Suffolk under fire ant quarantine

Published 10:39 pm Thursday, June 25, 2009

Suffolk is among several Hampton Roads localities under a fire ant quarantine, which regulates the movement of certain soil and plant materials, the Virginia Department of Agriculture and Consumer Services announced Wednesday.

The quarantine restricts the movement of articles that are capable of transporting fire ants out of the quarantine area — movement within the quarantine area is not restricted. The quarantine is temporary, but will become permanent when approved by the Board of Agriculture and Consumer Services, said Elaine Lidholm, spokeswoman for the department.

“You have a problem with fire ants in the Tidewater area,” Lidholm said. “It has gotten considerably worse just in the last year.”

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Fire ants are an aggressive species of ants that inflict painful stings when disturbed. They are typically found in warm, sunny locations such as landscape beds, lawns, around trees and shrubs, along sidewalk cracks and against buildings. Native to South America, the ants were accidentally introduced in Mobile, Ala., in the 1930s. The first sighting in Virginia was in Hampton in 1989.

Up until 2008, the department treated an average of 33 sites a year in the area, Lidholm said. However, in the last half of 2008, the number ballooned to 642 sites. An established fire ant colony can contain more than 300,000 ants, and control methods are often ineffective or simply cause the colony to move elsewhere.

The agriculture department will no longer attempt to treat fire ants in the Tidewater area. The sting of the fire ant causes a burning sensation, raises blisters that can become infected and can cause anaphylactic shock in sensitive victims. The ants also will attack livestock, wildlife, domestic animals and crops.

The quarantine applies to the counties of James City and York, and the cities of Suffolk, Chesapeake, Hampton, Newport News, Norfolk, Poquoson, Portsmouth, Virginia Beach and Williamsburg.

The regulated materials include fire ants in any life stage; soil; plants, roots, wood and equipment with soil attached; hay and straw that has been stored in direct contact with the ground; and honey bee hives that have been in direct contact with the ground. Plants maintained indoors in a home or office are not considered regulated articles.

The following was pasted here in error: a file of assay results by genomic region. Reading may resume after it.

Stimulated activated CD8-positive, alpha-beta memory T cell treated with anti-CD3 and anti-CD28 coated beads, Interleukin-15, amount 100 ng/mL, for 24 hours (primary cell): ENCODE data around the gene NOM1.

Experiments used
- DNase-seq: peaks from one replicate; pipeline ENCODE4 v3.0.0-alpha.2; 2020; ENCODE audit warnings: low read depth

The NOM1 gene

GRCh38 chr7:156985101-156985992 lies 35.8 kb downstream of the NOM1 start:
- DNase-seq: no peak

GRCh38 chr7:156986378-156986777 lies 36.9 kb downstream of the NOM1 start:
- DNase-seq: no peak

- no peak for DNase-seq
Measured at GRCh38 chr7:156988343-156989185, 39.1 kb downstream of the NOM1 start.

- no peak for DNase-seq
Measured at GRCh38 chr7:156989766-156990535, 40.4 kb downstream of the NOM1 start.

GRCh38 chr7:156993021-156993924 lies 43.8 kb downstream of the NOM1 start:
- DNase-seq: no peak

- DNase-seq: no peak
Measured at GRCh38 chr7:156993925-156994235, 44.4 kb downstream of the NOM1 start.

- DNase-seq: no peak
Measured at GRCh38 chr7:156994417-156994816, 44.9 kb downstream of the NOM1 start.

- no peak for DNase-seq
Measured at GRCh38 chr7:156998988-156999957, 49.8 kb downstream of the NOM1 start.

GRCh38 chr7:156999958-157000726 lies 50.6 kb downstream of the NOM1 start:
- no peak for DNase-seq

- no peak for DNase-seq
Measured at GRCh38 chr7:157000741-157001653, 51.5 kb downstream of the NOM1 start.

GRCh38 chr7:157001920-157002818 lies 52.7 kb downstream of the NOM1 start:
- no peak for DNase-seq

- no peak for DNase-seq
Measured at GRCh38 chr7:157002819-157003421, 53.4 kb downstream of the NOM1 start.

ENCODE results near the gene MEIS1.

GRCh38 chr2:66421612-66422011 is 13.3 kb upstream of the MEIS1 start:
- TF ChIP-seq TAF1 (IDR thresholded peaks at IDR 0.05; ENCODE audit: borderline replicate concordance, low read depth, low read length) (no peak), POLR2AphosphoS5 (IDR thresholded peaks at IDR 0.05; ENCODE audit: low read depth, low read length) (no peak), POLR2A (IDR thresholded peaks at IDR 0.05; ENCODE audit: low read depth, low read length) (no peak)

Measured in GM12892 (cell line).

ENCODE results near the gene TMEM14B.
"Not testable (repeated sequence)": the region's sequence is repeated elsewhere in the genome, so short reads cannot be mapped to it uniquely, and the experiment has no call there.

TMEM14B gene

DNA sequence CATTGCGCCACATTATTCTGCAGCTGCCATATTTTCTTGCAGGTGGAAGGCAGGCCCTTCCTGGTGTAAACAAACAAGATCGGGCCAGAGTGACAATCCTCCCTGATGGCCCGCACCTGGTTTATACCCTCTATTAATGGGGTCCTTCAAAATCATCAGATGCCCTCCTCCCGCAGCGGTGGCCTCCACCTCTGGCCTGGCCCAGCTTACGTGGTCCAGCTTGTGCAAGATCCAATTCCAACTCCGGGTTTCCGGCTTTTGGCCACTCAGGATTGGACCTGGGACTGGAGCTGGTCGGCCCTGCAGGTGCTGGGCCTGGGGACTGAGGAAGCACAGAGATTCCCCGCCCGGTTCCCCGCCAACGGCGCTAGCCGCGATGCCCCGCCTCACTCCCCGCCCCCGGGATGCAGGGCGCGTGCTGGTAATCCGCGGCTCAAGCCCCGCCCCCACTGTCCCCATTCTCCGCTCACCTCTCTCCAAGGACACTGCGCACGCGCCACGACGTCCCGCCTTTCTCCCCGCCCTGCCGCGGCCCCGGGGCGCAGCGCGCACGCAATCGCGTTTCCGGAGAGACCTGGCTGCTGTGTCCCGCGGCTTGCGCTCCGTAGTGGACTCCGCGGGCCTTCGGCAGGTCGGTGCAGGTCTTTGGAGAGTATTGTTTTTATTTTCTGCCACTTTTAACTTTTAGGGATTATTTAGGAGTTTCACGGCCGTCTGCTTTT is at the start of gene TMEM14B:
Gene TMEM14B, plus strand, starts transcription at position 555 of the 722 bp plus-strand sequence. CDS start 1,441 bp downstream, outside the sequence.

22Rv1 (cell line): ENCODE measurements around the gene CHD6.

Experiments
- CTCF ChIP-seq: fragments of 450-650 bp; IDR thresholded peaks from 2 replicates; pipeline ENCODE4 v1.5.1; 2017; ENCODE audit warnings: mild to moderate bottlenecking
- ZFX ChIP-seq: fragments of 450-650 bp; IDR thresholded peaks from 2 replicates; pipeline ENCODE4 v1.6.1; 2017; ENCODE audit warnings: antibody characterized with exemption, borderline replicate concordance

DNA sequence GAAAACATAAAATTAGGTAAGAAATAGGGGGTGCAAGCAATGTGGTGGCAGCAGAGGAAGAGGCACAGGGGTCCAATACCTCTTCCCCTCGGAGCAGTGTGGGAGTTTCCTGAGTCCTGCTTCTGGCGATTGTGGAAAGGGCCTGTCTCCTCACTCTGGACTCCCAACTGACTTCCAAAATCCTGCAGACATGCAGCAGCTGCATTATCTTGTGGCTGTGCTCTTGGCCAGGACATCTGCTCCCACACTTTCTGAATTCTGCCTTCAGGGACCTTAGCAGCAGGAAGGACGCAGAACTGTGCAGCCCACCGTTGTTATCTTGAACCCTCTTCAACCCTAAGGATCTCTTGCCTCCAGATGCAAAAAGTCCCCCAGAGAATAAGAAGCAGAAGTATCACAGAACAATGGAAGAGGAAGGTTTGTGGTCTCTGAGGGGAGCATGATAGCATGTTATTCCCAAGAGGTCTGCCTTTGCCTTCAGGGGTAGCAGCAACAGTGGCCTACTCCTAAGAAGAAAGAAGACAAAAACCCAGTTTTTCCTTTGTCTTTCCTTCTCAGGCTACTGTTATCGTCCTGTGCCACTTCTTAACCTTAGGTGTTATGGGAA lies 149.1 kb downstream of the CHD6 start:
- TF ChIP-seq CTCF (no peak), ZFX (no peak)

“We do not expect the fire ant quarantine to have a negative economic impact on the area,” said VDACS Commissioner Todd P. Haymore. “Indeed, we will work with the affected communities and businesses to make sure that the quarantine will not deter economic growth in the greater Hampton Roads area, while helping to keep an injurious pest that can be quite harmful to humans, pets and agricultural animals from moving to other areas of the state.”

The regulated materials can be moved freely throughout the quarantine area. To be transported out of the quarantined area, the material must be certified free of fire ants by the agriculture department’s Office of Plant and Pest Services.

In addition, businesses and individuals that regularly ship regulated materials out of the quarantine area can enter into a compliance agreement with the department to allow for self-certification of the materials before they are shipped. To discuss such an agreement, call 562-6637.

Anyone who violates the quarantine will be guilty of a Class 1 misdemeanor, which is punishable by a fine up to $1,000, up to one year in prison, or both.

The department is hosting two educational meetings in the coming weeks to address questions related to the quarantine. The first will be held July 1 from 1 to 3 p.m. at the Hampton Roads Agricultural Research and Extension Center, 1444 Diamond Springs Road, Virginia Beach. The second will be held July 10 from 10 a.m. to noon at Tabb Library, 100 Long Green Blvd., Yorktown.